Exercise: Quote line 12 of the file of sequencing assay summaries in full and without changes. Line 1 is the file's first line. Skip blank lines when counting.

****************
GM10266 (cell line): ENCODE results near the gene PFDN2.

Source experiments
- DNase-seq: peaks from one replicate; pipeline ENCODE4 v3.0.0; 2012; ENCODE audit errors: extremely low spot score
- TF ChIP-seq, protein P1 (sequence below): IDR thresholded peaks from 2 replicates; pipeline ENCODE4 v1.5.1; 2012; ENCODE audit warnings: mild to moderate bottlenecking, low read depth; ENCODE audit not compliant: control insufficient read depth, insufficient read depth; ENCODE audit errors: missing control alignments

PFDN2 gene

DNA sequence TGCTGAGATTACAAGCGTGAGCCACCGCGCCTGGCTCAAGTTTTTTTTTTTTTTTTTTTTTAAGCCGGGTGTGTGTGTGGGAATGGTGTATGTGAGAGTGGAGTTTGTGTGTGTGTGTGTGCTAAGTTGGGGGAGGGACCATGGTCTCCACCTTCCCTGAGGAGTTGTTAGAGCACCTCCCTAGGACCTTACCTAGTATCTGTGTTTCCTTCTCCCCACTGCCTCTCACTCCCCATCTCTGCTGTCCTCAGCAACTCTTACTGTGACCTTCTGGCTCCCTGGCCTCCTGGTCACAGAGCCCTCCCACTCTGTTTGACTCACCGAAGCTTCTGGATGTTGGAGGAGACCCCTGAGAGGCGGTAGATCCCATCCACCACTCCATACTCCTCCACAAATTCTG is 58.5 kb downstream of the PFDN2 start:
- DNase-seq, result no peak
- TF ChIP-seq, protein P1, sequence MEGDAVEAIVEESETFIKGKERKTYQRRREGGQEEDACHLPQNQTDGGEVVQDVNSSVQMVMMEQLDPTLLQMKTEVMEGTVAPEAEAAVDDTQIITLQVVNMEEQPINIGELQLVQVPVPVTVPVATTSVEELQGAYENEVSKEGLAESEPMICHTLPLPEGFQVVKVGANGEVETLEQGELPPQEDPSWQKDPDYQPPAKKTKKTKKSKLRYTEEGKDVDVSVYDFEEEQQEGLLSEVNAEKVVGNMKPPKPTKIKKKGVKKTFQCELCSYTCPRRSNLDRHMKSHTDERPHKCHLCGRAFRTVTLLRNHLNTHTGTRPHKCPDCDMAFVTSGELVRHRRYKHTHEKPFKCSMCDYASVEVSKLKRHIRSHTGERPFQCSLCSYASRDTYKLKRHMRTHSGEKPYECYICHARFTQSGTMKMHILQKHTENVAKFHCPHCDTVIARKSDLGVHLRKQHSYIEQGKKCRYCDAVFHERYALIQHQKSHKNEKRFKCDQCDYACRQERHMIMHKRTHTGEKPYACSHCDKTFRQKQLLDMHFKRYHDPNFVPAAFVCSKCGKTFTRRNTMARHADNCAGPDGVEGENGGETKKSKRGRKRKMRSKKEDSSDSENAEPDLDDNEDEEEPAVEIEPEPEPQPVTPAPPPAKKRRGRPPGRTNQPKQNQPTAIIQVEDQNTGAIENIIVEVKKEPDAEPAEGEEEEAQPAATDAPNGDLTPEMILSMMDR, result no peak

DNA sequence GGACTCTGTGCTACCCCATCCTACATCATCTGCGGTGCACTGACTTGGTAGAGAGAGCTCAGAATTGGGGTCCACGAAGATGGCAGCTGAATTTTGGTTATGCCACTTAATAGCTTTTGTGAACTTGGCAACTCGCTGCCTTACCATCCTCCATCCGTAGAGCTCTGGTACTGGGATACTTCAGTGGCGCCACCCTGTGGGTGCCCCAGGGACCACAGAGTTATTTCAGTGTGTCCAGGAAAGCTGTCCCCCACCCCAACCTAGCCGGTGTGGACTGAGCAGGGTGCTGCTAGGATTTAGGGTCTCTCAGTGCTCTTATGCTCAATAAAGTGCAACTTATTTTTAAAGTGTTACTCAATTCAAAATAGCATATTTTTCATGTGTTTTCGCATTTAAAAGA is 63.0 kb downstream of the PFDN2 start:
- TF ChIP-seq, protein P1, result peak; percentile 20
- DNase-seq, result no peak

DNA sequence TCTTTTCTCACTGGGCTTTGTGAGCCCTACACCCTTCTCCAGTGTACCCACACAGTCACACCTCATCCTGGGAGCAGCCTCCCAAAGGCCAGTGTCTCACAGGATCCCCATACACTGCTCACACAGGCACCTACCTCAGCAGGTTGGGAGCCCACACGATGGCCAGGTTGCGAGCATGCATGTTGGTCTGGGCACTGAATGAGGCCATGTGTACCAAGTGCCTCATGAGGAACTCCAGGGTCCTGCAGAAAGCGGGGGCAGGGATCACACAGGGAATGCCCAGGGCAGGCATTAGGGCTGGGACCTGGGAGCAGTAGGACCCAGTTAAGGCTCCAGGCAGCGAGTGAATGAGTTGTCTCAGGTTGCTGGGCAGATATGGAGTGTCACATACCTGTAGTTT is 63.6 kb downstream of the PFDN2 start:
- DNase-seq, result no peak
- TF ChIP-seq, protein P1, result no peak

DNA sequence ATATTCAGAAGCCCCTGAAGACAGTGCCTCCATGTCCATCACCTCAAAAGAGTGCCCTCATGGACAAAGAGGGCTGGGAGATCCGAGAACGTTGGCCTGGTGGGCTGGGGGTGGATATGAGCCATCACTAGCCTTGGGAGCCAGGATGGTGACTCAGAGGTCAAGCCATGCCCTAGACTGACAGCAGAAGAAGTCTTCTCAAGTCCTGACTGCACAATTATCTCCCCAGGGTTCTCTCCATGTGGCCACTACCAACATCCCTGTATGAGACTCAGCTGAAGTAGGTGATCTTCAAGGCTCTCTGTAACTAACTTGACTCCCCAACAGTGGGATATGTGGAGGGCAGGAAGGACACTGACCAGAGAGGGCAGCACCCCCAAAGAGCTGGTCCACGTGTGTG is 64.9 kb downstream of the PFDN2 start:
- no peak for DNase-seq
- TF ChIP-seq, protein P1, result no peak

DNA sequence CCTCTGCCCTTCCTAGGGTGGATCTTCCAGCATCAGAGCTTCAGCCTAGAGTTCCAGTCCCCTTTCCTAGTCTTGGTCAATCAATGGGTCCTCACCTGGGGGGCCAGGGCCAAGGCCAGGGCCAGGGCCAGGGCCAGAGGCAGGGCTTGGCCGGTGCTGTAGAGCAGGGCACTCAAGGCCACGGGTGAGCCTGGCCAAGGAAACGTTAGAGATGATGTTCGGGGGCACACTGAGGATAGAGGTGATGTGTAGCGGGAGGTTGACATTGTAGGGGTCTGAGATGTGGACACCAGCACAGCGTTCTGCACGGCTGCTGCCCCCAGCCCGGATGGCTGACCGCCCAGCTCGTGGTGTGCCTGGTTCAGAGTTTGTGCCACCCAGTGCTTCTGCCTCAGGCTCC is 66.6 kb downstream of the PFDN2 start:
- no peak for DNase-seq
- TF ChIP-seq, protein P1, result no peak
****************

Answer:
DNA sequence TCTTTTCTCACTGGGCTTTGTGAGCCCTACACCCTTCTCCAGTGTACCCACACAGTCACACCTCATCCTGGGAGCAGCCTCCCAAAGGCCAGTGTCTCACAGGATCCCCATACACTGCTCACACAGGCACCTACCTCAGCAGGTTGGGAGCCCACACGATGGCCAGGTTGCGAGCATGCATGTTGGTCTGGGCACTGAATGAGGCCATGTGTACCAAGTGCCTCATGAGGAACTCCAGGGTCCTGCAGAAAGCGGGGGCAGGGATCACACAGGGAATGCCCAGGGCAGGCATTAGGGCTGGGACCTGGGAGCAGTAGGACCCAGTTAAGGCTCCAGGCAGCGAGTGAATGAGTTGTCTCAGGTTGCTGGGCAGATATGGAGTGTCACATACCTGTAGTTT is 63.6 kb downstream of the PFDN2 start: